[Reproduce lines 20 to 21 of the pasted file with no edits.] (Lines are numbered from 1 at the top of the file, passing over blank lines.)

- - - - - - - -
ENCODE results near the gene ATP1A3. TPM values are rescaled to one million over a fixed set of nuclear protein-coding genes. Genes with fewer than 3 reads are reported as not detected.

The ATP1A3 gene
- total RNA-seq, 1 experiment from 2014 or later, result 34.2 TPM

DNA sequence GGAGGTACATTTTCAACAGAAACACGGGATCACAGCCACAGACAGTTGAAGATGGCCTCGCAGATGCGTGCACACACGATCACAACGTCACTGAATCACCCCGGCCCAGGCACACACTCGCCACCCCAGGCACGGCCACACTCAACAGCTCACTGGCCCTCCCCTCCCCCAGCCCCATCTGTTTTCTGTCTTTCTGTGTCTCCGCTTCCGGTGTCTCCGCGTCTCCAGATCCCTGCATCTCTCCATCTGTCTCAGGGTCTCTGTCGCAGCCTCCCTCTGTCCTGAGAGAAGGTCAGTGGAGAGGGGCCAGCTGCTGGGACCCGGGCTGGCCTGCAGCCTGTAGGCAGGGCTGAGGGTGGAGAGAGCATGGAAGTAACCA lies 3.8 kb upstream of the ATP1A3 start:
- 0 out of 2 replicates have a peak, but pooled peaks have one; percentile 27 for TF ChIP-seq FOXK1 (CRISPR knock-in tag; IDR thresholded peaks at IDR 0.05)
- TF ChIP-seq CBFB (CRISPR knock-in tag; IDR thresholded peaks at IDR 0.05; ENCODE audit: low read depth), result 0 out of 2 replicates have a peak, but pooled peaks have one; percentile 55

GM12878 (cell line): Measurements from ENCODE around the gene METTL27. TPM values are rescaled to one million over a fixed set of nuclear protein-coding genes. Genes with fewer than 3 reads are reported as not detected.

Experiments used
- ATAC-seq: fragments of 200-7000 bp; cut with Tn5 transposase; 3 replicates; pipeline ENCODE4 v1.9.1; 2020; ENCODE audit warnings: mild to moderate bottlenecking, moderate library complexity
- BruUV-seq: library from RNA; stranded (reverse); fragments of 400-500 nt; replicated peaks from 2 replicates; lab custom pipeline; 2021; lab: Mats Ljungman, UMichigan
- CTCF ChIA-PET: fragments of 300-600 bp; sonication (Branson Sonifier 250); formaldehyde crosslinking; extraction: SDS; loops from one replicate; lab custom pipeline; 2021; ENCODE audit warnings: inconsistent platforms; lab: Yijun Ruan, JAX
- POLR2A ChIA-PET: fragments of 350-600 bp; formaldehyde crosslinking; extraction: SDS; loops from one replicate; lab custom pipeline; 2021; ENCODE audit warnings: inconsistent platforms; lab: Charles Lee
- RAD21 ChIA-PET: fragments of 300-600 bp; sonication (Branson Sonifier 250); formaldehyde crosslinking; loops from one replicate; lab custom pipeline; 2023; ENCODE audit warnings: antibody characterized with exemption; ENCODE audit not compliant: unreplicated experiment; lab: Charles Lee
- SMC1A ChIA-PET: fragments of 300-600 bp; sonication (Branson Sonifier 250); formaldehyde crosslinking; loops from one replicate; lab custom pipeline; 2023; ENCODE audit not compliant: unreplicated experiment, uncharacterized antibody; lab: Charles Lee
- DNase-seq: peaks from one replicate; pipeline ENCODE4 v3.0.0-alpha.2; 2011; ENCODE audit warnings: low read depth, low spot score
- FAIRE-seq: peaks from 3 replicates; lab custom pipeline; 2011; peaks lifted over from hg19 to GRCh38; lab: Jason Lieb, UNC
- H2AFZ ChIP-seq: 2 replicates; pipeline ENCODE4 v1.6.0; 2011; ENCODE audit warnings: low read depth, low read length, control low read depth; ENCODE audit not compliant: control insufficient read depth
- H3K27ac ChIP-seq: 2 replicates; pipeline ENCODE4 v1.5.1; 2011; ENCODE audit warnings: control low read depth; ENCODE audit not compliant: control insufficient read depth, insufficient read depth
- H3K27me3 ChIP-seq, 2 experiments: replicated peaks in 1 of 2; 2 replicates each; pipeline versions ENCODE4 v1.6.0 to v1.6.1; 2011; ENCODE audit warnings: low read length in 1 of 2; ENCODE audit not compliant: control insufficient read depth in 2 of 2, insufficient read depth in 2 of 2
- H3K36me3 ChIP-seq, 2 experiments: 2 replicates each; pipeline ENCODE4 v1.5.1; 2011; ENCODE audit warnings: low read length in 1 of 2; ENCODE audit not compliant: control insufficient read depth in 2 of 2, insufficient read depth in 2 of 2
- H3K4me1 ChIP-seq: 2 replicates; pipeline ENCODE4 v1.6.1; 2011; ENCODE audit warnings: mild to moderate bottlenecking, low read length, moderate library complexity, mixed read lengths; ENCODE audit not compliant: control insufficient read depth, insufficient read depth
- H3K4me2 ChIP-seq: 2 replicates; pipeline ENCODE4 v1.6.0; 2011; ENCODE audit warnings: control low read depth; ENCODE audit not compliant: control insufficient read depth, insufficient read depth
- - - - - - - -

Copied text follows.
- H3K36me3 ChIP-seq, 2 experiments: 2 replicates each; pipeline ENCODE4 v1.5.1; 2011; ENCODE audit warnings: low read length in 1 of 2; ENCODE audit not compliant: control insufficient read depth in 2 of 2, insufficient read depth in 2 of 2
- H3K4me1 ChIP-seq: 2 replicates; pipeline ENCODE4 v1.6.1; 2011; ENCODE audit warnings: mild to moderate bottlenecking, low read length, moderate library complexity, mixed read lengths; ENCODE audit not compliant: control insufficient read depth, insufficient read depth